Anthony 'Thosh' Collins: A World Seen With the Native Eye
There are a number of young and talented Native photographers, but none more prominent than Anthony "Thosh" Collins, a Salt River Pima Maricopa Indian Community member. Collins, 30, is a professional fashion shooter, a chronicler of Native celebrities, and a photojournalist who opens a window on Indian country—and in everything he does, an artist. His work regularly appears on this site, often in The Thing About Skins, for which he is the token photographer in the writers' collective.
ICTMN caught up with Collins this summer in Scottsdale, Arizona, where his work adorns the walls of a new Marriott Hotel—the first such facility built on tribal lands. In all, 29 photos by Collins, including a mural-sized image of the Pima basket dance, are on display at the hotel on a permanent basis. “I’ve been doing photography since I was 15 and this is definitely one of the higher points in my career,” he said.
What is the focus of your photography?
My Salt River photos are representative of O’odham Jevad or ‘the land on which we live’. These images are designed to provide a deeper insight of what our community looks like and the beauty it has to offer. Visitors to this area may not have the opportunity to venture out and see things for themselves, so my artwork gives them sort of a mini-tour.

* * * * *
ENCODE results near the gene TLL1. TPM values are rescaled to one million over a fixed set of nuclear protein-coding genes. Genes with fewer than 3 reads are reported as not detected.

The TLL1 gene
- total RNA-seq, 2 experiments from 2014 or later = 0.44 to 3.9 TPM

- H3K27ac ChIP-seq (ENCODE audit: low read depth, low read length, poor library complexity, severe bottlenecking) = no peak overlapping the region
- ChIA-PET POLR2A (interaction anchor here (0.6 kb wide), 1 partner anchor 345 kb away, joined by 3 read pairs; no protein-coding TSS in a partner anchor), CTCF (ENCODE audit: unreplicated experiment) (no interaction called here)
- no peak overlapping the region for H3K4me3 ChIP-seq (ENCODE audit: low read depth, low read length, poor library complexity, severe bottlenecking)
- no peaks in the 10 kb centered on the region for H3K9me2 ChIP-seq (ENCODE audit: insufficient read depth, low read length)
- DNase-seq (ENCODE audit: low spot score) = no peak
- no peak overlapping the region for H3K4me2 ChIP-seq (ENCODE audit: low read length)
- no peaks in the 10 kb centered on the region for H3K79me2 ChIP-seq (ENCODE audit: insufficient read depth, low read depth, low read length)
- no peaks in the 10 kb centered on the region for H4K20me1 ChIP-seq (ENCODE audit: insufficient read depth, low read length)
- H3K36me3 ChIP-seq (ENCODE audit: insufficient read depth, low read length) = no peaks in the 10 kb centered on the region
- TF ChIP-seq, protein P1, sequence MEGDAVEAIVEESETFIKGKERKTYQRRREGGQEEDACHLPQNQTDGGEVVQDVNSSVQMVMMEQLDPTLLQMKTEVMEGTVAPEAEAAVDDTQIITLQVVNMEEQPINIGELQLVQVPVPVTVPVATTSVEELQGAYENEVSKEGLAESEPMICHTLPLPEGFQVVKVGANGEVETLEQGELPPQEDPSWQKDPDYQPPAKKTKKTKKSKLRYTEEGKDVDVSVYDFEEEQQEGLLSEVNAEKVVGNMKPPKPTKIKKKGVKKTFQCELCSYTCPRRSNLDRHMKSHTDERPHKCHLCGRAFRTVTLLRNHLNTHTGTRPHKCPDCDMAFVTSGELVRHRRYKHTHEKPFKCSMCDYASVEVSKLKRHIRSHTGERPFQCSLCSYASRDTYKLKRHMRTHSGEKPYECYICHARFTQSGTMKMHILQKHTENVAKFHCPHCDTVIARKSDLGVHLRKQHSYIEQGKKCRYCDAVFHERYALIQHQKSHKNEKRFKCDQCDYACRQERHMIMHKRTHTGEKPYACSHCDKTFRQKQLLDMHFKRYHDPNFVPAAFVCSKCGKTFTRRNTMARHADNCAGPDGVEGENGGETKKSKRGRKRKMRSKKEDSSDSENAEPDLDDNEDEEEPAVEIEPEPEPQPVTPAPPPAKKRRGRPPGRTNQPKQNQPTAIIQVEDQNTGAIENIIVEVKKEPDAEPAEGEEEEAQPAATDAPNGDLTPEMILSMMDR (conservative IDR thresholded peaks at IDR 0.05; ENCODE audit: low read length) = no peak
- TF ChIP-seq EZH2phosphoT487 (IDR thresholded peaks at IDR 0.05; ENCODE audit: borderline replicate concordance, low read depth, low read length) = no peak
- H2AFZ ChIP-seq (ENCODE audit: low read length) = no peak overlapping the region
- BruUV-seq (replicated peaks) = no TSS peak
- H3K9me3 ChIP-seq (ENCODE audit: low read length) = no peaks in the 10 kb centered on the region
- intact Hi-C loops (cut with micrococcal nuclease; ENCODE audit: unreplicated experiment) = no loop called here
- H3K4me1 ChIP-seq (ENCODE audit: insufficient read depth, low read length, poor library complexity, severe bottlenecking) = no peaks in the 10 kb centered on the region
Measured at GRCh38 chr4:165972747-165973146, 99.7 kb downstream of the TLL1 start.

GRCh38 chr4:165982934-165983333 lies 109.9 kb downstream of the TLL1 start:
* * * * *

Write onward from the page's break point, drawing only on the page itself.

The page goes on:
What are your favorite photo subjects?
I love to use clouds and the sky as a backdrop, especially when shooting photos of our community. I also enjoy shooting traditional objects and people, when the time is suitable, our people, and traditional objects.
How do you capture the essence of your people and your land?
I always have a general vision of what it is I’m looking for. In my mind, I can see what it is I want to try to capture and when I get in the field, because I have such a passion for my community and where we live, I let passion take control and look to the camera to speak to it. When you’re passionate about the mission, little effort is involved in moving the image into the viewfinder. It just comes to life. The camera is just a tool and once you point it in the direction of something you’re passionate about, things just flow—you just snap away and things turn out the way you see them.